Friday, May 6, 2011

Singular Visions at The Whitney (Revision)

The Whitney’s installation intensifies the viewer-artwork relationships. Singular Visions, a twelve-piece summation of contemporary art’s progression from post-war years to its current condition, has refreshed the viewing experience by giving each piece its own room to accommodate its size, technique and concept. This regal approach allows the artwork to properly resonate within the viewer. The Whitney re-released these pieces from their permanent collection to remind the art community of its accomplishments and to challenge it to reinvent some of its obsolete practices. The progression of contemporary art is best articulated by the work of Gary Simmons, Ree Morton and Edward Kienholz.

Gary Simmons’ “Step Into the Arena” completed in 1994, is similar to his previous “erasure” works, which features white chalk drawings on slate painted surfaces. However, the artist incorporated his drawing technique to sculpture, which resulted in a white boxing ring with a black canvas floor, theatrically lit from above as if something greatly entertaining just ended. In its own space, the ring transforms the innocent viewers into curious spectators of a ghostly sport. The floor of the ring is marked with chalked foot instructions to the Cakewalk, a dance popular during the years of slavery. Pairs of black tap shoes are tied to the roped perimeter of the ring, increasing the feeling of recent abandonment. With adequate reflection it becomes clear that the installation is address the artist’s personal and collective experiences of race and class. A white cage has been made to entrap the black flooring. The chalk marks, although fine and two dimensional, lay heavily on the elevated, stage-like flooring. The rich blackness of the floor is polluted with the smeared white chalk and bound by the immaculate white structure around it. Simmons also includes a secondary commentary addressing the oppression of essentialism; a philosophy that claims everything has a definite purpose, cementing individuals to a painfully narrow existence. Like a boxer, Simmons found himself defensive, fighting to break free of the imposed singular definition placed on him as an African American artist.

“Signs of Love,” first exhibited by artist Ree Morton in 1976, is a piece that brilliantly displays the benefits of the one-room one-piece arrangement utilized by the Whitney. Morton entered the art world late in her life, and did so with originality and sincerity, evident in her sensitive arrangement of mundane objects that offer intimate connections with the viewer. Her ten years of creative construction was interrupted by her untimely death in 1977. However, Morton’s work continues to pulsate with her artistic energy. “Signs of Love” is as bold as a broadway set design, but emits a sensitivity typically felt in the warmth of a home or in the innocence of new love. Materials ranging from wall paint and tape to ladders and garland are arranged on a large white wall, with wordy clichés about the title emotion. The installment is an interesting piece serving as both a painting and a sculpture. The collage of items may initially seem irrelevant, but the space and quietness of the room allow the viewer to interpret different associations. The freedom in which she handled mediums allowed for honest, interactive and penetrating artwork. The attention given to decorative elements such as bow ties and picture frames, make the piece visually poetic; its revealing yet still effortless in its minimalistic approach. Undeniably feminine, “Signs of Love” seems to make an individual rather then political statement. It reads as a personal reflection of how love and womanhood are experienced based on the experiences unique to the artist.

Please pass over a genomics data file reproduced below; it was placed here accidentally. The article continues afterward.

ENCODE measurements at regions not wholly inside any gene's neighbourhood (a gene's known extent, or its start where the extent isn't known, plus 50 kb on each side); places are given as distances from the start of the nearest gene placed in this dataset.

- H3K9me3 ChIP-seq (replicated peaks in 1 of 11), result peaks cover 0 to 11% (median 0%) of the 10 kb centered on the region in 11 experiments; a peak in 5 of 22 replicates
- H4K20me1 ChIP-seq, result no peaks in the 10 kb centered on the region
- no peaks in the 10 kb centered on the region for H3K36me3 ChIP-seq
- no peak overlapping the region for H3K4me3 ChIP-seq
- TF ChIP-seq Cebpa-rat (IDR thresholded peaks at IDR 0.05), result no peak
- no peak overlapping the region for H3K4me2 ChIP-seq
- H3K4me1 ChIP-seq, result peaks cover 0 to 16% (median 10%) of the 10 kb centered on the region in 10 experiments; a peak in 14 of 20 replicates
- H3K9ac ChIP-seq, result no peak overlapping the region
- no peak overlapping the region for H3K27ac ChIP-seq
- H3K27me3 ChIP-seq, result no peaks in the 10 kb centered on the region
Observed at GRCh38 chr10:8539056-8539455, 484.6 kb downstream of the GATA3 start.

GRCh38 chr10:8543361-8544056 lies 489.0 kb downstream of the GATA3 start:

Edward Kienholz’s “The Wait,” is a main attraction in this group exhibition. The scene is familiar but unnerving, composed of aged materials, furniture and other oddities. Kienholz collected from Los Angeles’ piles of discarded objects deemed unfit or useless to the owner with the intention of making recognizable scenes that reflect social criticism. A scene that can only be viewed from the front forces the viewer to confront the central figure whose lifelessness is haunting and fragile. The observers are positioned outside the woman’s space, but the desire to intrude loiters as you silently investigate. A woman made of animal bone and completed with a small, glass-covered photograph as a head, sits below a sizable portrait of her husband. The title suggests she is waiting, but for what? The portrait of her husband seems to memorialize him. The fullness of his mustache and liveliness in his eyes makes him younger then his widow who continues to live, but does so painfully alone. Kienholz’s subject is a victim of her seemingly endless wait for death and the universal loneliness that erodes the human spirit in death’s wake. The barely recognizable objects, once members of homes and families, stand renewed and transformed as reminders of the dark realities of humanity.

Twelve pieces, chosen for their unique representation of contemporary art from the past forty-seven years, occupy twelve different rooms. Allowing an individual piece to be the singular focus of a room permits the art to stand in its most powerful state. The observer’s personal reflections are intensified by this exhibits simplicity. The grand scales of the works are matched by their compelling concepts, making them suitable for such an imperial exhibit.

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